Learning how to respect your siblings and your parents is an essential part of growing up with your family. From very early on we are taught to listen to our parents, play nice with our siblings, and to try and get along. Respect within a family is easy to understand in this sense, but since I moved out to college, I don’t really live a traditional family life anymore. I only see my family for the holidays and chat with them via texts and phone calls, so for most of the year, it is just me. I still always feel the full support of my family no matter the distance or frequency of our visits, but I have been learning to see myself, in a small way, as a family of my own—a family of one. Maybe this sounds lonely, but I don’t mean it that way. Seeing myself in this independent light has actually taught me a lot about myself and having respect for the family.
It’s easy when you are on your own to say that sitting down for a good meal isn’t important, that you don’t need to take the time to catch up on things, or that you need to evaluate how you are doing mentally, physically, spiritually, socially, etc. Recently, I have been thinking about the things that I did with my family and about the things that I want to do with a family of my own one day. I have realized, why shouldn’t I start doing those things now? This time that I am spending learning how to respect myself as an individual family will be immensely helpful to me when I do one day have a husband and children—a little family of my own.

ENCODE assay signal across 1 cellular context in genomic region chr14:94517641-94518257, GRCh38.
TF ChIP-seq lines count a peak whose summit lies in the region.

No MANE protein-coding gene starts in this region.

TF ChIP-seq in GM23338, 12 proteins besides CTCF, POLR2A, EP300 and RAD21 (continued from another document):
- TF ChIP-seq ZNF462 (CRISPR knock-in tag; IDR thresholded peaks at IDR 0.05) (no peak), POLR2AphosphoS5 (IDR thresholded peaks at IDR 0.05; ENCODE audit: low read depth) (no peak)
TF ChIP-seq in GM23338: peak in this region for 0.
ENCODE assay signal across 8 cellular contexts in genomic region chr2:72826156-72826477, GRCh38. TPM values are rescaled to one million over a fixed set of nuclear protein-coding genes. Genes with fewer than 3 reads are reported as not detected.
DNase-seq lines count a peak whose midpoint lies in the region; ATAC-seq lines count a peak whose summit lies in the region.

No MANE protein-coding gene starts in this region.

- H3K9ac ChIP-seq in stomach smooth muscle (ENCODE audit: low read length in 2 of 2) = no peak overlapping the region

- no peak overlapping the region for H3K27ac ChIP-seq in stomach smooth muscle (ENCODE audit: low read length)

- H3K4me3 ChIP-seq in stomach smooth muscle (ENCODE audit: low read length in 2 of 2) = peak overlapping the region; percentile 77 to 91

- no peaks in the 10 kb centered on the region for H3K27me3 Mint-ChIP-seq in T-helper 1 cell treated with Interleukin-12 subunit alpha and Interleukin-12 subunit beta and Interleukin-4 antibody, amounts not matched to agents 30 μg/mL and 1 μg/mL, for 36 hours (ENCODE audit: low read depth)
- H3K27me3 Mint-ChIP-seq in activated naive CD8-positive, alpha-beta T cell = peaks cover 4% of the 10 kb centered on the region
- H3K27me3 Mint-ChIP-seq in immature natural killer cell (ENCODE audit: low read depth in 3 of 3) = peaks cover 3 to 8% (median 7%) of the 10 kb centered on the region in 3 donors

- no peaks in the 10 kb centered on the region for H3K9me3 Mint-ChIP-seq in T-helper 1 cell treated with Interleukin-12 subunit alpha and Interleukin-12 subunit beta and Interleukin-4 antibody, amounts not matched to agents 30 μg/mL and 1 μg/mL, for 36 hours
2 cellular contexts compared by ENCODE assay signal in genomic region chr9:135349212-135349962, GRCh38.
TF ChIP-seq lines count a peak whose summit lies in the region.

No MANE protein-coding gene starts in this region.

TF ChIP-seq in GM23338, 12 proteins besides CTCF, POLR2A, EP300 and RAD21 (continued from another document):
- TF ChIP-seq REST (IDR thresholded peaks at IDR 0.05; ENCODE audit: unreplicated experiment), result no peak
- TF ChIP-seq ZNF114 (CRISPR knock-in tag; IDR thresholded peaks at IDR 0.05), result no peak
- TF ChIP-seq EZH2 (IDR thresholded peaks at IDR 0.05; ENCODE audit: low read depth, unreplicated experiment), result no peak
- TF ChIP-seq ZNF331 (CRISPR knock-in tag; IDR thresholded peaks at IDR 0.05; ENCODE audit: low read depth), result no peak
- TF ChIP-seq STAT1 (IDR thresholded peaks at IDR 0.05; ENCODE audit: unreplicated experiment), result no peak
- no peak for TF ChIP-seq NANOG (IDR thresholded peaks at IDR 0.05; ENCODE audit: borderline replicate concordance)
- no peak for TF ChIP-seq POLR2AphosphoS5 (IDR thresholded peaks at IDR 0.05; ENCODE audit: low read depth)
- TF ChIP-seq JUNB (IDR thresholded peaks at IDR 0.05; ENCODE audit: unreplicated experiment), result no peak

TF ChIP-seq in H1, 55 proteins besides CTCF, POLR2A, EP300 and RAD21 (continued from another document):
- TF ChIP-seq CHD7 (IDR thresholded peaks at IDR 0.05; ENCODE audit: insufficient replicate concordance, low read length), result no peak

I am really looking forward to the day when I have a family of my own, and I know it will be important once I have this family to carry over the same values of respecting each other and respecting yourself that I grew up with and that I continue to cultivate now. I figure, the more time I spend learning how to respect myself, the easier it will be to one day respect my husband and our children and the easier it will be for me to ask for respect from them.